Onboarding to the Outpost

They say that this is a dreary Spring. I agree. Anchorage is typically sunny and mild this time of year, but since I arrived last week I’ve seen more rain than sun, and typically been wearing 2 jackets. Highs in town have been in the low 50’s. The mountains have been getting hammered with snow – up to 12 feet of fresh fluff in some areas – which will keep the alpine plants asleep for the rest of this month and a lot of June. On the bright side (quite literally), first light is at 4 am and last light is at midnight!

I’ve only got a bicycle to get around town, and there is a lovely pedestrian/cyclist trail from the house I’ve rented to the BLM office. It runs along a sinuous creek that is lined by paper birch (Betula papyrifera) and black spruce (Picea mariana). The birch have been cautiously sending out their fresh, nuclear green leaves. Each day feels more like Spring with musky smells and new foliage and bird chirps. Needless to say, this late Spring is making it difficult to botanize. My mentor sent me out to a particular south-facing slope that is known to green up before the rest of the area. I met some old friends from Colorado (Quaking Aspen – Populus tremuloides, Wild Raspberry – Rubus idaeus, and Mountain Ash – Sorbus scopulina) and some new Alaskan folk (Balsam Poplar – Populus balsamifera, Red Fruited Pixie Cup – Cladonia pleurota, Meadow Rue – Thalictrum sparsiflorum).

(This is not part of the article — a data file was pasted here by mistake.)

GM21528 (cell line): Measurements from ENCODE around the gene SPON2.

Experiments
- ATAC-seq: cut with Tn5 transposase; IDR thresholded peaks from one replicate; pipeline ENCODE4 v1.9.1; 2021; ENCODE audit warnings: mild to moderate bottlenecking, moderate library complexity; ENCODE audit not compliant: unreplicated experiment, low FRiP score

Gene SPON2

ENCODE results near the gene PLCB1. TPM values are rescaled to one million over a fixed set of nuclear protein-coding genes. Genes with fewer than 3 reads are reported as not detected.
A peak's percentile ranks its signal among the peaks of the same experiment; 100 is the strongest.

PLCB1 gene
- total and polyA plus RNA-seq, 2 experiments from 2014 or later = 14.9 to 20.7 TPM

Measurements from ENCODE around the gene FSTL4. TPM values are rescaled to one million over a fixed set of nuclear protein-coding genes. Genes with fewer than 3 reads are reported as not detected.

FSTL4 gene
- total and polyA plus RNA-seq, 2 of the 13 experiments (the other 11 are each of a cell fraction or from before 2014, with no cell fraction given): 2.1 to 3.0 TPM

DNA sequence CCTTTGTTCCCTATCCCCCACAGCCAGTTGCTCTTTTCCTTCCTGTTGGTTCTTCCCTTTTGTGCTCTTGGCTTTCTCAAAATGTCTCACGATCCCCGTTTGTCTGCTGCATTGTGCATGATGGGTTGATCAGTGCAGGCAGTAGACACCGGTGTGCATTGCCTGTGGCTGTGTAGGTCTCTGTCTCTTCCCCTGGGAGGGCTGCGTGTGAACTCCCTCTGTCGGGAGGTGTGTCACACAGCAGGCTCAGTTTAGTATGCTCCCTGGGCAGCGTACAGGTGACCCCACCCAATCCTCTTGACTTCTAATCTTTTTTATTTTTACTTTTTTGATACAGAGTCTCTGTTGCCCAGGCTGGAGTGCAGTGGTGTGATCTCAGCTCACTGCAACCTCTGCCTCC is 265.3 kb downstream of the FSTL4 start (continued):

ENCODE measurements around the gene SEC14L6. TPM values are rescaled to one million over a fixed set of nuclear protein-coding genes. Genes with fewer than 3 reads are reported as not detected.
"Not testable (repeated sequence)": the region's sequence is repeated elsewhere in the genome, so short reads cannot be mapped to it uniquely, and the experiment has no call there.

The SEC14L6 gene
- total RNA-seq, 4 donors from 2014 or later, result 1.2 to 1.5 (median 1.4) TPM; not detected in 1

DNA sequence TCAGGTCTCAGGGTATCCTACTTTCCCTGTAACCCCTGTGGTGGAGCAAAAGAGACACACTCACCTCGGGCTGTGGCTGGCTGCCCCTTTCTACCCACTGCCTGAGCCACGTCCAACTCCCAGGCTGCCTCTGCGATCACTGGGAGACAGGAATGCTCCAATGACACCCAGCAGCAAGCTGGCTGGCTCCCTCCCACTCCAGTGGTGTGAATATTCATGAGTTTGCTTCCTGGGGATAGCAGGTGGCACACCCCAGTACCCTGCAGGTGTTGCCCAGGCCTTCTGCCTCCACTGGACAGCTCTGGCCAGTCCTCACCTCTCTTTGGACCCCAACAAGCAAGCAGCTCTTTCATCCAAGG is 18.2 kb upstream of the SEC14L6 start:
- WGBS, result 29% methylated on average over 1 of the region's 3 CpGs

Red fruited pixie cup lichen nested in a moss I have yet to learn

Apparently there are only 5 tree species in most of Alaska, so they won’t be difficult. A definite challenge, however, will be improving on keying the tough groups. Almost 40% of Alaska is a wetland, and with wetlands come plenty of willows, sedges, lichens and mosses. In fact, Alaska has the highest diversity of sedges in the world, with 155 recognized species and subspecies. In the past I’ve purposefully avoided these tough groups, but I’ll have no excuse to ignore them this time. Catkins…perigynia…gynaecandrous…aphyllopodic…apothecia. Yikes!

An aspen had fallen down a day or two before, allowing me to see the crown of the tree. I’d never gotten such a close look at their catkins before!